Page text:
Someone requested Holst's "Brook Green Suite" and it was perfect timing; I have been searching around for this Koch Classics disc lately, dying to hear it again. This has been my favorite Holst recording since the 1990s, and remains so. Listen, for instance, to the "St. Paul's Suite" which is executed here with total exuberance; the jig and Dargason country dance should find you doing just that, dancing! To my ears this is still the finest recorded performance. The disc in it's entirety is close to perfection, and The New Zealand Chamber Orchestra play under Braithwaite as if Holst had been at the recording session.
In the early years of his career Holst made little headway in the professional world of music. For economic reasons he was forced to spend several summers at the seaside, playing trombone in one of England's ubiquitous military bands. He was never terribly fond of this work, but it did give him a thorough understanding of brass instruments and popular arrangement techniques. That skill showed up in his two Suites for Military Band, and in 1910, in a collection of "Morris Dances". The Morris Dances heard here appeared in two arrangements, one for military band, the other for orchestra. Like his close friend and colleague, Ralph Vaughan Williams, Holst was enthusiastic about the folk song preservation work being done by by collectors such as Cecil Sharp and Lucy Broadwood. The original harmonizations of these dances were realized by Cecil Sharp, a friend and dedicatee of at least one major Holst work (Somerset Rhapsody). Sharp's remarkable efforts eventually led to a collection of almost five thousand folk tunes and dances, and he contributed harmonizations to some 500 of these. Little else is known about this music. Holst was apparently commissioned to write four sets although only two remain. They may have been first performed in their brass version in 1911 at the Festival of Empire. As a rare and much needed commission early in his career, the Dances provided Holst with enough money for a much deserved holiday.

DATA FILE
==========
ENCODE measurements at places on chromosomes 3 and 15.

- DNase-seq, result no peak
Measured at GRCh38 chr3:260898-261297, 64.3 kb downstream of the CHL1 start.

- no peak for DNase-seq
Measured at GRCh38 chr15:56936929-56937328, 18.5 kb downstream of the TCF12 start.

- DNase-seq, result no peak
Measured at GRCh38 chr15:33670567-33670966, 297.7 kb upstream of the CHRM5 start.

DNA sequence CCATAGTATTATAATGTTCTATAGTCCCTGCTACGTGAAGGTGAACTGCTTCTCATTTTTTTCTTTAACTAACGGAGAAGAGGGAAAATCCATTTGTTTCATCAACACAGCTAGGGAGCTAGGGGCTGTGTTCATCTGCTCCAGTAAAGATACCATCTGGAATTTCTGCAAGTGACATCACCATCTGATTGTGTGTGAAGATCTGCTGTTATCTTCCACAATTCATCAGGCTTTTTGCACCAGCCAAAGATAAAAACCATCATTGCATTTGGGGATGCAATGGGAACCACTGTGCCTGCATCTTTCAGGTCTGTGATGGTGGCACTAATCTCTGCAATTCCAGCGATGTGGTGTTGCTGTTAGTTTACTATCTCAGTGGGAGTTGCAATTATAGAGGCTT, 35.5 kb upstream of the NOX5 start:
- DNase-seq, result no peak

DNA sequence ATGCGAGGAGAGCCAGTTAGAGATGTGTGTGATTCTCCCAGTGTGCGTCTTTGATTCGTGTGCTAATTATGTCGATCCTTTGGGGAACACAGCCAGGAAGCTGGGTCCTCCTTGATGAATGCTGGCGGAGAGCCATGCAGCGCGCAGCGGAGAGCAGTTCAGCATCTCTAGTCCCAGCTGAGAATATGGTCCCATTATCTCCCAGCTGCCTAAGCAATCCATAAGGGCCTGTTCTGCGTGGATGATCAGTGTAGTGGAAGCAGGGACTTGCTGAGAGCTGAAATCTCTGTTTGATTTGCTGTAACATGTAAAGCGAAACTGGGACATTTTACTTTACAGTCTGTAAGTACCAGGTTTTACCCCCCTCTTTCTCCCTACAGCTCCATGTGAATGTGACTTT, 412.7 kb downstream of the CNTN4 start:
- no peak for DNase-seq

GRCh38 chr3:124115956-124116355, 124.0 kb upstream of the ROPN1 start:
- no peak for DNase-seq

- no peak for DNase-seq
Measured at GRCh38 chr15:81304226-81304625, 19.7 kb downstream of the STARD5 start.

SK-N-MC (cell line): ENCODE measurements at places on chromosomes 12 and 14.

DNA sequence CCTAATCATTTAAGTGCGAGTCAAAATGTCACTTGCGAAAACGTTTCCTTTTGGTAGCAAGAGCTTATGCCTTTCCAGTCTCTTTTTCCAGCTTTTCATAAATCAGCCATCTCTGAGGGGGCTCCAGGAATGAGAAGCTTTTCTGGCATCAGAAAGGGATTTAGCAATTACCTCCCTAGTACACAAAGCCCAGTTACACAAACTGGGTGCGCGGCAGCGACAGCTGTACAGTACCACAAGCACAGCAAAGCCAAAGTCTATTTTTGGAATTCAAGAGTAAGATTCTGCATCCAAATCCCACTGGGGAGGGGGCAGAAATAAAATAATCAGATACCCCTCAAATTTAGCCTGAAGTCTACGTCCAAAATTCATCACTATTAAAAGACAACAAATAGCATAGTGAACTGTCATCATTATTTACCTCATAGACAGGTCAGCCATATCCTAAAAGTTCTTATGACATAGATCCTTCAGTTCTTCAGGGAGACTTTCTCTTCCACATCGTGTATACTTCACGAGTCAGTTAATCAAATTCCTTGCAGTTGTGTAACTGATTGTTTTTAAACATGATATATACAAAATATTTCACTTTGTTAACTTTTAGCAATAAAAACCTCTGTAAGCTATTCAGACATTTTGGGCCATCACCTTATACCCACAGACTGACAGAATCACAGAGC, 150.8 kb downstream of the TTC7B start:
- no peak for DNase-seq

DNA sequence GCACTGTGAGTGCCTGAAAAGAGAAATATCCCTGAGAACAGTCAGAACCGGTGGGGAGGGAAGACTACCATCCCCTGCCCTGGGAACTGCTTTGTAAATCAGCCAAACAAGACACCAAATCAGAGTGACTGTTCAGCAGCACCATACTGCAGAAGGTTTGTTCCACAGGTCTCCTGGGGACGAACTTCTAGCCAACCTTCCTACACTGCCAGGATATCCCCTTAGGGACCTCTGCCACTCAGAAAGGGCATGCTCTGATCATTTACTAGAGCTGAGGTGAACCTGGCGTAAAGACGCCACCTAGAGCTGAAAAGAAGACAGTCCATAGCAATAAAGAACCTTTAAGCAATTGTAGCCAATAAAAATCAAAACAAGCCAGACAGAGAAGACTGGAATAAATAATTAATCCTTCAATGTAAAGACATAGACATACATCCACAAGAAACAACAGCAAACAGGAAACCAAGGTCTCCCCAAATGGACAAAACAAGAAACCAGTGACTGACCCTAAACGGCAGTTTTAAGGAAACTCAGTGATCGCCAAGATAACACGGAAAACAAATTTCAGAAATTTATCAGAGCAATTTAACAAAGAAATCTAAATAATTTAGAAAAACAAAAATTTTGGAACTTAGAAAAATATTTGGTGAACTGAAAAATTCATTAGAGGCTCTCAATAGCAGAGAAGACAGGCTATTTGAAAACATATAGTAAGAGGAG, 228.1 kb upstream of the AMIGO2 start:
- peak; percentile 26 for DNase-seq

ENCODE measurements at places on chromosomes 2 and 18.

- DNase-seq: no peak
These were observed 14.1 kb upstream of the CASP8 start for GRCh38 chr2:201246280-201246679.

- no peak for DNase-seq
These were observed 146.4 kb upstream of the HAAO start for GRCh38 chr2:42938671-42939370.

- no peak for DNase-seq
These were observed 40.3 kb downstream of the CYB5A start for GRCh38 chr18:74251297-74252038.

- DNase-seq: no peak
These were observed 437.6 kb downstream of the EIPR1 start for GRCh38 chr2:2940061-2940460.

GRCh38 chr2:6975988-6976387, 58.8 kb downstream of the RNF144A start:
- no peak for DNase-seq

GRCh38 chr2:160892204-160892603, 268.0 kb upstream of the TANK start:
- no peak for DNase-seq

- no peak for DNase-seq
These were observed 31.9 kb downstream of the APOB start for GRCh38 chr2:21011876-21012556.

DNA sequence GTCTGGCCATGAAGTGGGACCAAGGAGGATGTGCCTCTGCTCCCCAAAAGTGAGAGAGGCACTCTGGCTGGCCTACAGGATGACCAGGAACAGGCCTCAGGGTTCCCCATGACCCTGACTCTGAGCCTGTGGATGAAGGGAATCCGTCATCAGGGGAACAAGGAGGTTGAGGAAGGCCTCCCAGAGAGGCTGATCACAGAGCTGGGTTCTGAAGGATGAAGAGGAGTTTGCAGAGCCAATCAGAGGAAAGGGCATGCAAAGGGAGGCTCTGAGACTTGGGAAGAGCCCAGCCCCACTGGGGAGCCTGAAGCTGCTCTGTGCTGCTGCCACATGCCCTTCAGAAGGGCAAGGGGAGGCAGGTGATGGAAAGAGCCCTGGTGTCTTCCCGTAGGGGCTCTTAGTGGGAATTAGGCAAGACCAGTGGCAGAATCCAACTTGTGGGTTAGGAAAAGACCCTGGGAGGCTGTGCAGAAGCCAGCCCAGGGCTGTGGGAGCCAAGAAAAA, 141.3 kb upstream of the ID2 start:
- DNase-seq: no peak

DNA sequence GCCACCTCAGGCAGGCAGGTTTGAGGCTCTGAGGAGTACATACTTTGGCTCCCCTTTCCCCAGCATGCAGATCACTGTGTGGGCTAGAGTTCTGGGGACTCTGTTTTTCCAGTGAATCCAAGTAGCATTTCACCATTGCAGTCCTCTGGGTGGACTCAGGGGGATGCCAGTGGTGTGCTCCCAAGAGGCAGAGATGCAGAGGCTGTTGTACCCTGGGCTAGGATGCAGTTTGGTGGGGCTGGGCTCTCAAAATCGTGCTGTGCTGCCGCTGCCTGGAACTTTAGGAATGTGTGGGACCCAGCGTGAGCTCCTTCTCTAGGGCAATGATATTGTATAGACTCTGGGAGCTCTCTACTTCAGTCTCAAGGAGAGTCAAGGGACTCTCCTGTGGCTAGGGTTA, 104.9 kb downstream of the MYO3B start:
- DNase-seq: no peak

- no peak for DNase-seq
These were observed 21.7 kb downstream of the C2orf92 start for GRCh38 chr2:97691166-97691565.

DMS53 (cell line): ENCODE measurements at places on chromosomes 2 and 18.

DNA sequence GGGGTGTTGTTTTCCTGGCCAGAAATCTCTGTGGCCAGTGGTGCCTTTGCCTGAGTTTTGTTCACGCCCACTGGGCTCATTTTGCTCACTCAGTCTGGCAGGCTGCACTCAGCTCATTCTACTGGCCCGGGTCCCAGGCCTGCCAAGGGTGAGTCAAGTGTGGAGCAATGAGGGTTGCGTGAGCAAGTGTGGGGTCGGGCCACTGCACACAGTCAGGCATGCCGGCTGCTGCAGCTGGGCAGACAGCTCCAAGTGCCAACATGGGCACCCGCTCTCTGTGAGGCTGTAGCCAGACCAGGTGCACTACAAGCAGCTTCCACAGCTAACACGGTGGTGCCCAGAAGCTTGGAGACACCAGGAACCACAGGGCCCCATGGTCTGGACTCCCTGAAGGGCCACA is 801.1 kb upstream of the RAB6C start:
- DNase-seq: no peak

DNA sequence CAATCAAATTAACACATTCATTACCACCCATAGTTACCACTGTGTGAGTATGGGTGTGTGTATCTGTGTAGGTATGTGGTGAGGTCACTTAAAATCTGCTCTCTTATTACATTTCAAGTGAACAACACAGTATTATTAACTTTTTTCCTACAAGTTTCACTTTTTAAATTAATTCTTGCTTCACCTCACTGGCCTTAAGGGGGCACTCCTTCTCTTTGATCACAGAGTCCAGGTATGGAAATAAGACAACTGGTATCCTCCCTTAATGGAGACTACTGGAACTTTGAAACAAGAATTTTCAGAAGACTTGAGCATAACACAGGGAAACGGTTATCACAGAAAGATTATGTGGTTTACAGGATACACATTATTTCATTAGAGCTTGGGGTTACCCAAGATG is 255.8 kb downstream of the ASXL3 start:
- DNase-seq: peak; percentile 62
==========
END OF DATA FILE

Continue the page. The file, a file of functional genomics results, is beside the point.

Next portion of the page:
Both the "Lyric Movement" and the "Brook Green Suite" date from the twilight of Holst's life yet it is hard to imagine two more differently tempered works. The Brook Green Suite was written by the beloved and bespectacled teacher at the Saint Paul's School while the Lyric Movement is another Holst entirely, more pensive, despairing and ultimately resigned. The "Brook Green Suite" was written in 1933 and given an informal first performance in March of 1934 by the school orchestra. Holst died two months later. This suite shows none of the frustration, pain and worry that afflicted the composer during his final days. Like the St. Paul's Suite it is bathed in the bright light of C Major, and juxtaposes placid melodies with energetic jigs. The short opening 'Prelude' repeats a rich, descending C Major scale with a modal sounding melody above it. The 'Air' is of a slightly darker hue, its material closely related to a Welsh folk song. The final 'Dance' is again a jig; its melody was supposedly overheard by Holst while at a puppet show in Sicily. Although Holst was very sick in 1934, he managed to attend one through of the Brook Green Suite. He was not so fortunate with the "Lyric Movement" which he had to be content to hear on a BBC broadcast conducted by Adrian Boult. Scored for solo viola and small orchestra it is a thoroughly melancholy work. An opening, unmetered solo line by the viola and then the flute leads to a metered tune based on a fragment of the opening statement. The music builds to a remarkably strong climax which may have prompted Imogen's remark that she heard an "ardor" in the Lyric Movement reminiscent of Holst's early Wagnerian days. The work has two conclusions, one with a viola cadenza, one without.The solo line is very flattering to the instrument, generally set comfortably in the viola's most resonant register. Indeed the whole piece is viola-esque: a warm, very human and, as per its title, lyrical outpouring.